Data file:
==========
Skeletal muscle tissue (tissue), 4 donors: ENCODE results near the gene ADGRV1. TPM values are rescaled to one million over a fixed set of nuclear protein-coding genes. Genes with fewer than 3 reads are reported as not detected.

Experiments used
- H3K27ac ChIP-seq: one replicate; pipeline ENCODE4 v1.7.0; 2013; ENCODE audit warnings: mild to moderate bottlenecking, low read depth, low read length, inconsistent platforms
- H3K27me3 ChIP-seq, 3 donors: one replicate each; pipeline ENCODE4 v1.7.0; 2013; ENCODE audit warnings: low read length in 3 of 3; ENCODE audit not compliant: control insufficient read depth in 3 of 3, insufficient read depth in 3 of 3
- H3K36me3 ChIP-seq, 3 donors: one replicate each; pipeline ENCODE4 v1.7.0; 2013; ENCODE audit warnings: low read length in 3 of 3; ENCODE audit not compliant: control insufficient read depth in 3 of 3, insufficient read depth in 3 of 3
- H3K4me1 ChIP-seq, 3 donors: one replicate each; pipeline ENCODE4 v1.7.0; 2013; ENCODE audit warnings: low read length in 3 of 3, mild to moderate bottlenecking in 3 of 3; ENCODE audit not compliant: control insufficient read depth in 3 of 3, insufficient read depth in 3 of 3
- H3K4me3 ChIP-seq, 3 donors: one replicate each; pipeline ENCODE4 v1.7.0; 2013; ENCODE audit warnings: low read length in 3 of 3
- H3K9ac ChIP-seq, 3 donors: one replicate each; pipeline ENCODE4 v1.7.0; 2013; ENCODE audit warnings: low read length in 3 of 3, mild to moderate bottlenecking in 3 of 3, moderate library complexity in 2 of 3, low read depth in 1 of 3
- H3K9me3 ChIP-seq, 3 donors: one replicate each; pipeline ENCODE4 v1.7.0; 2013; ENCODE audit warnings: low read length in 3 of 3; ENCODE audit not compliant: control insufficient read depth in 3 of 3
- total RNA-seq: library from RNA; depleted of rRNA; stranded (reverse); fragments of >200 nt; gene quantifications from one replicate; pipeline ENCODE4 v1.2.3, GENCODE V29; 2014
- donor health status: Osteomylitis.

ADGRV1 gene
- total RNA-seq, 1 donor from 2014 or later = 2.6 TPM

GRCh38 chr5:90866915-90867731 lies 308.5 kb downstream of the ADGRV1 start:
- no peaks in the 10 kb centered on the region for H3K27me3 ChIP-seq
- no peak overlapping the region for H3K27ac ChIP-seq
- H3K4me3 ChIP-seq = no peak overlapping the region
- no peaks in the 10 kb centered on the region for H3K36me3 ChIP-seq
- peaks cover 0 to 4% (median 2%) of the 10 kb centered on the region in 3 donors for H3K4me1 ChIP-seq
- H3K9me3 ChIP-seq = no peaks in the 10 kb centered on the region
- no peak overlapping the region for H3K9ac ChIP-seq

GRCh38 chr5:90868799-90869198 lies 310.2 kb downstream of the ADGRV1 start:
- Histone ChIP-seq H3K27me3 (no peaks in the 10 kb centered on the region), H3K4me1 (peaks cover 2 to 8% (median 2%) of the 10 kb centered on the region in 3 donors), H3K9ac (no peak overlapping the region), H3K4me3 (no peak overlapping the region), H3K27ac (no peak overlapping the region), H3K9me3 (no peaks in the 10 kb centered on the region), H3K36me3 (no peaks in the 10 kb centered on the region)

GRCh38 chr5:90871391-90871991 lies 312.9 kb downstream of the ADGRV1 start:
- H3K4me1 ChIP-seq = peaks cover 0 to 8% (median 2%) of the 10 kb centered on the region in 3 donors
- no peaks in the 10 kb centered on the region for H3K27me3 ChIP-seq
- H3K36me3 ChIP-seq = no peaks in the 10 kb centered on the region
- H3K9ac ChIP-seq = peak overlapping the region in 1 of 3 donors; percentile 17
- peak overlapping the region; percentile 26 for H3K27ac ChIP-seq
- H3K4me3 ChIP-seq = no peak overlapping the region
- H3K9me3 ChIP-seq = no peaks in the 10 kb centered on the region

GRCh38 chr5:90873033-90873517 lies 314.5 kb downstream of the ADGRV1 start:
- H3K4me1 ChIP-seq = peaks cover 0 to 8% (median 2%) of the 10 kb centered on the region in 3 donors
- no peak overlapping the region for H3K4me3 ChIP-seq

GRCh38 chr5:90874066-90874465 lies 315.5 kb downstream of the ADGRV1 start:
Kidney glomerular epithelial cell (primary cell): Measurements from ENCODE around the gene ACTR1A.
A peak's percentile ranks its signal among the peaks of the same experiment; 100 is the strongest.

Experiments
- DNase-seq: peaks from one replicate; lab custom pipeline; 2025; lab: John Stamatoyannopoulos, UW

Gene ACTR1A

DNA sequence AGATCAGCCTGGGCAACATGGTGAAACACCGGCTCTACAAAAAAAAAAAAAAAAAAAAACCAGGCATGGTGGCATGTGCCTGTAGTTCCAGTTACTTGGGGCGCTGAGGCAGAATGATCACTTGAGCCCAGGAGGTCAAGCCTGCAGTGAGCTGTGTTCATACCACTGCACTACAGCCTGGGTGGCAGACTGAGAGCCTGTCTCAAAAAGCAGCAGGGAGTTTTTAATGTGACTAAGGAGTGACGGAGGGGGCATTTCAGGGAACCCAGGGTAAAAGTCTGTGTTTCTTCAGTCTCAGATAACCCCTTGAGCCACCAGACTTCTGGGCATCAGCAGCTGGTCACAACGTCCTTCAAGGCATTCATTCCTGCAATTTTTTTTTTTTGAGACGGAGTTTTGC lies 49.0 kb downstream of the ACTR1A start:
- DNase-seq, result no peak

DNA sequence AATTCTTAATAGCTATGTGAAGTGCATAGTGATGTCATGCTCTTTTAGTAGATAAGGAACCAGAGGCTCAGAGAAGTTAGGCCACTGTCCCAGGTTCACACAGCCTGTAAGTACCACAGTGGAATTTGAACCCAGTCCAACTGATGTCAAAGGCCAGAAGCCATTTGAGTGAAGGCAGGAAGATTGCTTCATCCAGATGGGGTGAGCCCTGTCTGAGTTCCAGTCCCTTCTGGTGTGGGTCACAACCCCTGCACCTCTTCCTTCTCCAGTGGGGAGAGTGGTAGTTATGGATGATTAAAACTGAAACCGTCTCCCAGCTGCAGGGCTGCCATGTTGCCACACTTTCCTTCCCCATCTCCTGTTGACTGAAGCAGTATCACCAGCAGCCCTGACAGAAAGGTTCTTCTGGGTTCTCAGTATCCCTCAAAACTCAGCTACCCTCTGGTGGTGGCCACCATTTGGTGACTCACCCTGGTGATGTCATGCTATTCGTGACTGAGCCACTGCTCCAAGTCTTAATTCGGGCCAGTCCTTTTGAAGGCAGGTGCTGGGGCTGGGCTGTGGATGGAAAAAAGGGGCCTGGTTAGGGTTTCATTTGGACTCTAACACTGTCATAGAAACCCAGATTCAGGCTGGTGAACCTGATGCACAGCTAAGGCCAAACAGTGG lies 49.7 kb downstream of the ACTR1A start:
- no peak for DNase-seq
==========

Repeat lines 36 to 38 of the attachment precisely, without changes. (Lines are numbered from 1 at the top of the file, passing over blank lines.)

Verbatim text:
Kidney glomerular epithelial cell (primary cell): Measurements from ENCODE around the gene ACTR1A.
A peak's percentile ranks its signal among the peaks of the same experiment; 100 is the strongest.

Experiments